"You going to tell me what's wrong, Betts?" Jughead asked softly, and she sighed.

"It's just…I wish I could do something that I know I can't, nor do I need to be wishing I could do it," she admitted, knowing he would have next to no trouble filling in the blanks. His eyes widened for a moment before they drifted to her arms that were still covered by her long sleeves.

"And, you promise you haven't caved into the temptation and already done it?" Jughead asked, voice strained.

She squeezed his hand. "Jug, I swear."

He must have heard the burning honesty in her tone because he was nodding a moment later.

"Alright, I believe you," he assured her softly, and that caused her to relax a bit. "This is what we're going to do: we're going to get you through the rest of your day and then dinner with your mom tonight. Then, after that, you can text me until you literally can't keep your eyes open anymore from exhaustion."

She laughed. "What?"

"Oh yeah, I'll totally keep you company tonight. It'll be like a sleepover but in two different houses," he grinned.

"Dork," she mused, and he laughed. She thought about his offer for a moment before nodding her head. "I'd really like that."

It was his turn to squeeze her hand gently.

"So, would I," he said softly, and she looked at him.

"Yeah?" Betty asked hopefully, biting her lip.

He nodded. "Yes."

His tone left no room for doubt and suddenly, it was her turn to kiss him. Just a gentle kiss to his cheek.

"Thanks, Juggie," she whispered.


Author's note: Enjoy! Xxx

Chapter Text

Jughead stuck true to his word. He got Betty through the rest of the day, making sure she had someone to talk to if the white noise became too much. By the time the final bell rang, he was offering her a ride home. Betty, while more comfortable with being on the back of his bike this time, accepted the helmet he was handing her with a smile. Putting it on her head, she swung her leg over the bike, wrapping her arms around his waist as she did so. Pressing her face into the back of his leather jacket, she inhaled the scent that was simply him, chuckling slightly as he smirked.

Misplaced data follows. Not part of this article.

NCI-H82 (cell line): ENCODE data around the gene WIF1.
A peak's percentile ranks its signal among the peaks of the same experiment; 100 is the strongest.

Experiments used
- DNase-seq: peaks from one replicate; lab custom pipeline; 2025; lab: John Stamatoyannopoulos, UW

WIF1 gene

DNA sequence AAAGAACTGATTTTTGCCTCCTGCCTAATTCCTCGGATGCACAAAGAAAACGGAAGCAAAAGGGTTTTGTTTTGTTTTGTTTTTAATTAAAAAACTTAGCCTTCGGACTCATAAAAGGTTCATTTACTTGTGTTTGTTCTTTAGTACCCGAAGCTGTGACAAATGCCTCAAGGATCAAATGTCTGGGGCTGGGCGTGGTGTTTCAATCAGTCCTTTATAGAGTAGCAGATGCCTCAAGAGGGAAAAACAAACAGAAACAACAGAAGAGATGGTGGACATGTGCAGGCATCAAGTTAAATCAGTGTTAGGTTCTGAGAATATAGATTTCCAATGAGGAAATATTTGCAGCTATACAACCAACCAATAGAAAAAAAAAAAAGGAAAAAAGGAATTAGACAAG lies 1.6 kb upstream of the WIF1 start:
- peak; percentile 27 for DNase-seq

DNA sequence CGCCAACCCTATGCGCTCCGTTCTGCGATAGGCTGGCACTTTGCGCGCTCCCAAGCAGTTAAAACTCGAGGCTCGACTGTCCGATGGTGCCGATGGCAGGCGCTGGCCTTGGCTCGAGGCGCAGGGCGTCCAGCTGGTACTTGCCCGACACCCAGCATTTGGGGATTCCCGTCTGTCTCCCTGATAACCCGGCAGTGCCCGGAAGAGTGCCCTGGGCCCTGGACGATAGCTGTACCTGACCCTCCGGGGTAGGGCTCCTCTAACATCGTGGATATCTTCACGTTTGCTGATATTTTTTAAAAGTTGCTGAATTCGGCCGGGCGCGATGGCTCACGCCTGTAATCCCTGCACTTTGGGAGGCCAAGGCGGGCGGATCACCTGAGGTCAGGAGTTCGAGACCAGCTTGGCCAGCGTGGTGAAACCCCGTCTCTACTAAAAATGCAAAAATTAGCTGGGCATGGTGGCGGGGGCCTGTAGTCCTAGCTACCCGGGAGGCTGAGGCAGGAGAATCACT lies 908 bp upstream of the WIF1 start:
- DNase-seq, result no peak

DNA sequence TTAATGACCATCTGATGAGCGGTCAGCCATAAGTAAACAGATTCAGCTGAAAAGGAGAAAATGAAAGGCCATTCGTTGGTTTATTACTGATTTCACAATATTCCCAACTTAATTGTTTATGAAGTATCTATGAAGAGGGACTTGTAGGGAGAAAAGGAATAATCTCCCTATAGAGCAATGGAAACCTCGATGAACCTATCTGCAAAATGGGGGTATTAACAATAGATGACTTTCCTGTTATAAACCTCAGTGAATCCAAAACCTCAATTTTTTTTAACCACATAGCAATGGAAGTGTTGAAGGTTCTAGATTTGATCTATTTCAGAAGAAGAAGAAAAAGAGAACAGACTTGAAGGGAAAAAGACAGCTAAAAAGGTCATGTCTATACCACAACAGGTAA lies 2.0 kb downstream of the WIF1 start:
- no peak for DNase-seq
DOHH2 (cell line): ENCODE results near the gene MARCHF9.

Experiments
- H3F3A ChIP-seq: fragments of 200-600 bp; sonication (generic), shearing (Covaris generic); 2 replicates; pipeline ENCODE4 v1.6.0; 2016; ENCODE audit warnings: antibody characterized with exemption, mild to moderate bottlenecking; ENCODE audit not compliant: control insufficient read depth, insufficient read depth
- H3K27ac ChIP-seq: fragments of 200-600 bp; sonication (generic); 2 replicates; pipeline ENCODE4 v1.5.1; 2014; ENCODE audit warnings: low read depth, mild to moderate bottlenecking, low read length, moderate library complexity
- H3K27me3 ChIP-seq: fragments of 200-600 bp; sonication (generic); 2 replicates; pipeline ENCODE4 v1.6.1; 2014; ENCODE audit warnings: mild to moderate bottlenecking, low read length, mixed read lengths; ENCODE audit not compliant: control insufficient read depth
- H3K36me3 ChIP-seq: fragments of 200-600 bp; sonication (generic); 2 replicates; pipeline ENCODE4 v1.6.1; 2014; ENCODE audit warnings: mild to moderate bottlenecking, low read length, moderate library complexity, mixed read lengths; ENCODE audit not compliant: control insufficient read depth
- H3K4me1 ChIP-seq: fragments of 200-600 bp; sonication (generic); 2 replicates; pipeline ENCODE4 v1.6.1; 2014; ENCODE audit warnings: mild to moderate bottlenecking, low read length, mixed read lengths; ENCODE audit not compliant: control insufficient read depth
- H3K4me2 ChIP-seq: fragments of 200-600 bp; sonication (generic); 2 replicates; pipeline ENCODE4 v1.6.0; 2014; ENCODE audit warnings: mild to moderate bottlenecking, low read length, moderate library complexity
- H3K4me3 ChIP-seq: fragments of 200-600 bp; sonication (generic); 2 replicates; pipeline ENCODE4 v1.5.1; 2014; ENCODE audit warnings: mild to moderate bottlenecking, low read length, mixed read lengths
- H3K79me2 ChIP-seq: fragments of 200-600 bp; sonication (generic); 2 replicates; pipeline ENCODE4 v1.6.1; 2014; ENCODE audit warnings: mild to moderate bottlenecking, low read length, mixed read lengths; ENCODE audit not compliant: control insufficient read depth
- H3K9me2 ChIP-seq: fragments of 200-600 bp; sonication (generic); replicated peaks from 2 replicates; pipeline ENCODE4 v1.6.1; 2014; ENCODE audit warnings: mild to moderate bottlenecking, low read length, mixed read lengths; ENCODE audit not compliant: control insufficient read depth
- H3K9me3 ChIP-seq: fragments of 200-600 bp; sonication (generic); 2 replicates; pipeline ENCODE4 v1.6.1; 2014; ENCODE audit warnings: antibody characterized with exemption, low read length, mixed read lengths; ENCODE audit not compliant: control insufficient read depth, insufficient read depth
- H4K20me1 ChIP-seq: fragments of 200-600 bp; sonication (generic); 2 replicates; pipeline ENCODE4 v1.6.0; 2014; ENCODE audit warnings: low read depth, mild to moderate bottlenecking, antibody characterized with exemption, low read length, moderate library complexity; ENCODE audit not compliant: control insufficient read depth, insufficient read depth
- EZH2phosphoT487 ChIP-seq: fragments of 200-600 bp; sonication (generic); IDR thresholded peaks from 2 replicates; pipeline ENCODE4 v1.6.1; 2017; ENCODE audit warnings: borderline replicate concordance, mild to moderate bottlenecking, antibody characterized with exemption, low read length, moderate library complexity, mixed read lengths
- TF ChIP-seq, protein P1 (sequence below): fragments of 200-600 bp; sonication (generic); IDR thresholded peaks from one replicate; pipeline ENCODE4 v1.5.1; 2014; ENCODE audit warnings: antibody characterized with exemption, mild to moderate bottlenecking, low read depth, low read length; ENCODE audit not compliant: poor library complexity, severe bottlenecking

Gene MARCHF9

"Yeah, yeah," she mumbled, and it was his turn to chuckle.

"Hold on tight, Betts," he said softly, and she wrapped her arms more tightly around him as he took off. As he drove the somewhat familiar streets of Riverdale, Betty thought about how desperately she wanted her blade. To feel the familiar, soothe of the sting she always got from it. Clenching her fingers around his waist, Betty tried to push the longing out of her mind as she focused on the feel of Jughead's body pressed to hers'. It seemed to do the trick because soon enough, they were outside of her house and Jughead was loosening her fists.

"Betts?" Jughead asked softly, worriedly. She looked up to spot him looking down at her curled fingers in concern and sighed. She loosened them and let go of his jacket, looking away from him. A gentle hand tilted her cheek and soon, she found herself looking into his eyes. "What's wrong?"

Betty sighed, biting her lip as she looked away for a moment. How did she tell this wonderful boy, who had showed her nothing but kindness from the beginning, that she craved hurting herself? That she couldn't function without it. Sighing again, she nodded. She knew she owed it to him to at least try and explain her fucked up thoughts.

"I just…," she trailed off, frustrated that words couldn't seem to magically appear.

"You just what, hon?" Jughead asked softly, staring at her softly. She nodded again.

"I just wish I could make sense of why I do the things I do. Of why I prefer to hurt myself than let other people in," she mumbled, wrapping her arms around herself. She could feel Jughead's eyes on her, tracing her features, but she hadn't found the courage to look at him. Not yet.

"Hey, Betty," Jughead said quietly, tone gentle. She inhaled shakily and looked up at him. "I wish I could make sense of why I'm in a gang. Of why I let my father dictate what my future will look like. Sometimes, however, we just can't make sense of things. We just simply have to accept them and work on bettering ourselves."